Stewart explained it was a “barebones” guideline, and could be adjusted at a later time. He also said the supervisors are not rejecting hiring critical county staff.

“I want to make sure the message that is not sent is the board is not rejecting the School’s class size reduction plan. The board is not saying that it does not want to accept the public safety staffing needs. The board is not saying today that we’re not going to address the 2006 park bond that the voters approved. The board is not saying that we are not going to address the other needs,” Stewart said.

Principi, who offered a substitute motion at this juncture, however, said he suspected that the guideline budget would turn into the advertised tax bill, which would then turn into the tax bill. Expecting this progression, he asked where the new funds for schools, police, fire, rescue and possibly parks would come from.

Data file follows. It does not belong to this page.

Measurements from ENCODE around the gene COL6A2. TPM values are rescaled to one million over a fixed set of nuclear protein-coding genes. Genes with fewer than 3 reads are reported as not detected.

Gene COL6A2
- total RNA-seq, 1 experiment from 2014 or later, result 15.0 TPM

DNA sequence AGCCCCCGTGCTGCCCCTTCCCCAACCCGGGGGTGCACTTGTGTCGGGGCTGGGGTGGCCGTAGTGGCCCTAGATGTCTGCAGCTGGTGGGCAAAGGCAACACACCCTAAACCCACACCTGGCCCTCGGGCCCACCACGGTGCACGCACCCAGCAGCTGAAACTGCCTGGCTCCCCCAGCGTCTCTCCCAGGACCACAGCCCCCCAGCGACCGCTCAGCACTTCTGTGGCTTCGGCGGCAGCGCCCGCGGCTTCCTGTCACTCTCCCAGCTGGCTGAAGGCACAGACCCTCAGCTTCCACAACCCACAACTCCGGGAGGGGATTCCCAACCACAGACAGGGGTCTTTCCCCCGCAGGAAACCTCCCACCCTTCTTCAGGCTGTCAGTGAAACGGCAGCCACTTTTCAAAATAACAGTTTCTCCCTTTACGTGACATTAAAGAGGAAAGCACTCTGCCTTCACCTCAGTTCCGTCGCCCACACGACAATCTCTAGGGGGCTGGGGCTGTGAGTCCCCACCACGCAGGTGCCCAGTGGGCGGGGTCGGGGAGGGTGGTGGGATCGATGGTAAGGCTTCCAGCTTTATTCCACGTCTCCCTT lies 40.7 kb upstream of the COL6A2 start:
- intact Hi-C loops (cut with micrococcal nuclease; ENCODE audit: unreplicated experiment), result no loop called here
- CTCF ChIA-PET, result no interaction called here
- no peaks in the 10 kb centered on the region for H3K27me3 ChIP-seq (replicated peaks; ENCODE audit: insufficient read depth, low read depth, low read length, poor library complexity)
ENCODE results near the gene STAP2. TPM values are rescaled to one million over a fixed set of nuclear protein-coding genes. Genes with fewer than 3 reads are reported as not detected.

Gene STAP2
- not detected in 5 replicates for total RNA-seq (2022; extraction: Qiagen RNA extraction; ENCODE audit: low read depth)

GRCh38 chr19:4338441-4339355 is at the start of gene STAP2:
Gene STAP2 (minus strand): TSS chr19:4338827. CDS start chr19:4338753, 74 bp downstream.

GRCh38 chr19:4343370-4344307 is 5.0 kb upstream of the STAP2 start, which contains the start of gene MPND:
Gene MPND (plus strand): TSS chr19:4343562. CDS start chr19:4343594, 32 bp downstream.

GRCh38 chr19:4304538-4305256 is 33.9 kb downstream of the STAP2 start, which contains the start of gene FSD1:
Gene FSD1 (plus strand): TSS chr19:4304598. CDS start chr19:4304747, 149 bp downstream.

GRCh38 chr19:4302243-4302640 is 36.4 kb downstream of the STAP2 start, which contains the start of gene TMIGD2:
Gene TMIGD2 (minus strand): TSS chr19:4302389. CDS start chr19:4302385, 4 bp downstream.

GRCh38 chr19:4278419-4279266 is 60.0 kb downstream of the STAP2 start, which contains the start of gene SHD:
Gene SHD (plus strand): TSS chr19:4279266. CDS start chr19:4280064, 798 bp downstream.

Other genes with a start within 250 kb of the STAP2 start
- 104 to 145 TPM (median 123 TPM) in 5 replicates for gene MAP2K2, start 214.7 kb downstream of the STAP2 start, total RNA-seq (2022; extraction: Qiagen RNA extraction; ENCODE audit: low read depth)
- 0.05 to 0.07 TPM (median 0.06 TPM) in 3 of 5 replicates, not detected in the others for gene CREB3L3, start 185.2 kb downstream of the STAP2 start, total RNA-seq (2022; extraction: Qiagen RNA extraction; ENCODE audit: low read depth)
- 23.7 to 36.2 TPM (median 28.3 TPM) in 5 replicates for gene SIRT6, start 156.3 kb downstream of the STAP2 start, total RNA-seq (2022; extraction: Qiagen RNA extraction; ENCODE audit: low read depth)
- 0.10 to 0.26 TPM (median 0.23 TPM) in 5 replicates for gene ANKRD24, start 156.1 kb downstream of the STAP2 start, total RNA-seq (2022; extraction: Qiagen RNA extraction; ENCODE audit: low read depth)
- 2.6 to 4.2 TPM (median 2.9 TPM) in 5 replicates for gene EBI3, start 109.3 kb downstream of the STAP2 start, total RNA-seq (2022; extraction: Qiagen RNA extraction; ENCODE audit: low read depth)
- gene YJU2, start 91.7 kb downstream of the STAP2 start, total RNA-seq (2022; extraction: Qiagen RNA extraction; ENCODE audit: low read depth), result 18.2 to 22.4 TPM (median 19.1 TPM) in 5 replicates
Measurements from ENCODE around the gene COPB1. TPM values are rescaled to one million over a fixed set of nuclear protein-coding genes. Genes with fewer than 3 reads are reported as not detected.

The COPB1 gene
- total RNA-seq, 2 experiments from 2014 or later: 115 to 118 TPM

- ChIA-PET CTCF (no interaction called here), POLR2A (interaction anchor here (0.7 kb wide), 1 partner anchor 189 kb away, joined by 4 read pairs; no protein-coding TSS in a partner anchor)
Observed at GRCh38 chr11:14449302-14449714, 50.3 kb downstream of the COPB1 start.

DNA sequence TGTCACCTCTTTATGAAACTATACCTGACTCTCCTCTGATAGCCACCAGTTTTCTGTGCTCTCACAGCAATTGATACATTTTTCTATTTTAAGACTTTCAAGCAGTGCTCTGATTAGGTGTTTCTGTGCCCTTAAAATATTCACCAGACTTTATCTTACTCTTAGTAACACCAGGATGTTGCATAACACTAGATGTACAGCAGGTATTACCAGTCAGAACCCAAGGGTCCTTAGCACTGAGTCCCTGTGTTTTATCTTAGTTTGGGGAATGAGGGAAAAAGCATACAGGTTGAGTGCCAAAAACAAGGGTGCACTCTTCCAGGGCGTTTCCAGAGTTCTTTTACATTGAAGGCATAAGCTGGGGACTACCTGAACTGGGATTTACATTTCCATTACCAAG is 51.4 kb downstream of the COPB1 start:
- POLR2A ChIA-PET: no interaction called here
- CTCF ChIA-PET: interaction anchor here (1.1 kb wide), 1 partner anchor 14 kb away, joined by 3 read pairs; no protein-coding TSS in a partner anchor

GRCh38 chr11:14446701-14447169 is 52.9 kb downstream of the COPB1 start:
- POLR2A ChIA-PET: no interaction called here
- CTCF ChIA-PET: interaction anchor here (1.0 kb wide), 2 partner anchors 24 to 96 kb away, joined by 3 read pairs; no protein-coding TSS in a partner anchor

Stewart agreed that the 2.5 percent proposal was “unrealistic,” to fund all these needs, but none-the-less defended the 2.5 percent tax bill increase as an adequate starting point.

“By giving essentially unrealistic guidance, we’re simply pushing the debate about the budget process further down the road,” Stewart said. “That’s the way it is; that is what the board is going to do today.”

But Candland took offense to the Chairman calling the 2.5 percent tax bill increase “unrealistic,” arguing that it was this board’s “spending policies over the last ten years,” that had led to the highest class sizes in the Commonwealth.